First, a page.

How Is the Marketing of ‘Nymphomaniac’ Making You Feel?

By  · Published on December 9th, 2013

Titillation is to be expected. Perhaps some embarrassment, a blush, furtive glances. Revulsion comes second (and sometimes, not at all!). The recent marketing for Lars von Trier’s two-part Nymphomaniac hasn’t shied away from its subject matter in the slightest – the nudity, the orgasmic faces, and the bold tagline “FORGET ABOUT LOVE” are both bold and bruising – and the result is one of the most well-made and deeply disturbing marketing campaigns in recent memory. The excitement of seeing sex on the big screen is there, certainly, but so is the lingering sense that everything here is very, very wrong.

As your college boyfriend probably told you, the French idiom for “orgasm” translates to “a little death.” While you probably didn’t need to explore the language to break down what “la petite mort” means, it is still one of those bits of random translation trivia that applies at the strangest moments – like when you’re examining new posters for Nymphomaniac. There is a fine line between ecstasy and pain, and that seems to be the territory that the latest batch of posters for the feature are mining – a head tossed back in pleasure, a face contorted by a sting, both tend to look oddly similar when frozen into place for a one-sheet.

Star Charlotte Gainsbourg, head back, mouth open. A whip in the shape of a heart. A menacing fishhook (and the terrifying realization that you don’t know how that applies to sex and that you probably don’t want to know). The edge of pain and pleasure is simply, exquisitely rendered. The marketing of Nymphomaniac makes you uncomfortable, and it should.

The newest poster for the film, however, appears to be going for a different kind of discomfort – boredom, paired with knowledge, as a totally nonplussed Gainsbourg reads a book (and eats a tempting apple) while co-star Shia LaBeouf readies himself to consume another type of wisdom. While he may be consumed by desire (so much so, apparently, that it didn’t occur to him to remove his pokey glasses), Gainsbourg’s Joe has moved on to other endeavors. What could be more painful than a disinterested partner, or at least one who has moved her appetite to other forms of consumption?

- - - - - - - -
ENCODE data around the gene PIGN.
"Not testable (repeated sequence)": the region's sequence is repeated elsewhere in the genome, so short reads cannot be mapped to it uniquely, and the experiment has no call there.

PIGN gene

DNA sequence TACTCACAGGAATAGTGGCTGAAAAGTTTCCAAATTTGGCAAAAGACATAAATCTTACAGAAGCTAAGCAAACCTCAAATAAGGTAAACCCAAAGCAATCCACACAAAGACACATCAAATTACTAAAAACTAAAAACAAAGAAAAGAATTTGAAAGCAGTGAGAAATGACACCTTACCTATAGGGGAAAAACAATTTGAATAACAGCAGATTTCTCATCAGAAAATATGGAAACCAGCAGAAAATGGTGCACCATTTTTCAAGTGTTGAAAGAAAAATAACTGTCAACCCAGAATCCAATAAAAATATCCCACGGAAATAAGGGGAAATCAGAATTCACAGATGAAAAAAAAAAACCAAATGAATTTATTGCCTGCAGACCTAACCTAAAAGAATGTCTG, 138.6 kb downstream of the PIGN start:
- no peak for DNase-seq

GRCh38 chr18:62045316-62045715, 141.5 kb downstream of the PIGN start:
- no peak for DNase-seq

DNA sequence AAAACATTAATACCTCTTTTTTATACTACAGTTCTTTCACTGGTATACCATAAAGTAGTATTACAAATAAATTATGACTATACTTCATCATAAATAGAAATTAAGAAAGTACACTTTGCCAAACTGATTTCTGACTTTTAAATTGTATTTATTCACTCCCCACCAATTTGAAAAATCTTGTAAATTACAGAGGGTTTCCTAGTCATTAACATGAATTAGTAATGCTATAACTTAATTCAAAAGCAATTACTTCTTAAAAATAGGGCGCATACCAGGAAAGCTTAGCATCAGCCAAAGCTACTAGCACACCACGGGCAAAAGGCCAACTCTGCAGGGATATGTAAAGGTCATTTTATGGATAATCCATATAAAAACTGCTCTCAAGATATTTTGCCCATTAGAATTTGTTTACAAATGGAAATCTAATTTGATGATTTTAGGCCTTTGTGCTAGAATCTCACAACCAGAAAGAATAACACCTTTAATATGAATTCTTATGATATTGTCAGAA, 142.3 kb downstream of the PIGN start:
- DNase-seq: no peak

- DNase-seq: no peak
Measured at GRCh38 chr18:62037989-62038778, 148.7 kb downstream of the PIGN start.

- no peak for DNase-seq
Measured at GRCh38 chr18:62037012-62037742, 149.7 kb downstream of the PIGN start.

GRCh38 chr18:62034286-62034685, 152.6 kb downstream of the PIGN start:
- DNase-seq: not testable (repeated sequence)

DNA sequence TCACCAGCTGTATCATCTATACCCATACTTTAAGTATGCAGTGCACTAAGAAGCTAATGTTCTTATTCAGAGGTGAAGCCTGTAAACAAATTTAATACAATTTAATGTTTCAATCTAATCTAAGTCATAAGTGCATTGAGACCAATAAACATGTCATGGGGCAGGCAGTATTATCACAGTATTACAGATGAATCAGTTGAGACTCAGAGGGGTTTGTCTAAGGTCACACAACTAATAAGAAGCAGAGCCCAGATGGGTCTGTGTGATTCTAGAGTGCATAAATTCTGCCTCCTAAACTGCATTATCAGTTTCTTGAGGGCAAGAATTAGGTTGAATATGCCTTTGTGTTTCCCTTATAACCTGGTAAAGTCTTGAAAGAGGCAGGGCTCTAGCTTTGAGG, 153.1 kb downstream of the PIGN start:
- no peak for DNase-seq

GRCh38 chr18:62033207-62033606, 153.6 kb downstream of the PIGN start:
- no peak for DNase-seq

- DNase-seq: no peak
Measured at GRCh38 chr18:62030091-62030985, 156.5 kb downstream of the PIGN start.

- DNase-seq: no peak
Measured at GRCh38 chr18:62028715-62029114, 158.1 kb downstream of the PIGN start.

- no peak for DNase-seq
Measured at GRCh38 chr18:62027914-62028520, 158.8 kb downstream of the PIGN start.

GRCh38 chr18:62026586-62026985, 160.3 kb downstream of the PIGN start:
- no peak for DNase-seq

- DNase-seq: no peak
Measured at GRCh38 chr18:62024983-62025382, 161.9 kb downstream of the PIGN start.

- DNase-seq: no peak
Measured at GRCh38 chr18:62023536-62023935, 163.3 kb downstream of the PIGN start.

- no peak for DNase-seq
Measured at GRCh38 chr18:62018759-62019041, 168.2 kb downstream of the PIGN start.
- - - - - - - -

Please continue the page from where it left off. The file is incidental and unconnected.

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Movie marketing has been crowded with meaningless character posters for quite some time (as ever, I submit The Railway Man, a historical festival flick starring Nicole Kidman and Colin Firth, as a recent example of a film that not only didn’t need a run of character posters, but looked damn dumb while doing it), but the first round of character-centric one-sheets for von Trier’s latest broke the mold. Nothing but open mouths, gasps that seem to escape from the very paper they are printed on, and the unshakeable sense that most (if not all) of these people are in pain. For all its sexy-sounding plot – the sexual adventures of a lust-mad woman and her cohorts – Nymphomaniac seems appropriately compelled to share that nymphomania is a sickness, an compulsion, and that everyone we’re going to meet is a victim of it.

Von Trier’s film has also churned out a number of clips and trailers in support of the film, and while other films would probably start to feel oversaturated when a long-form red-band trailer that includes a blow job becomes an expected entry into their marketing canon, Nymphomaniac seems as enthralling and mysterious as ever. The overall feel of the film’s campaign is one of both dread and anticipation – agony and ecstasy, satisyfing enough on its own, even as it leaves us gasping for more. Here’s hoping the final product can deliver in the same way.

Nymphomaniac will hit the U.S. in two parts, with Part One arriving on March 21, 2014 and Part Two hitting on April 18, 2014. The films will also be available early on VOD, with Part One popping up on March 6, 2014 and Part Two arriving on April 2, 2014.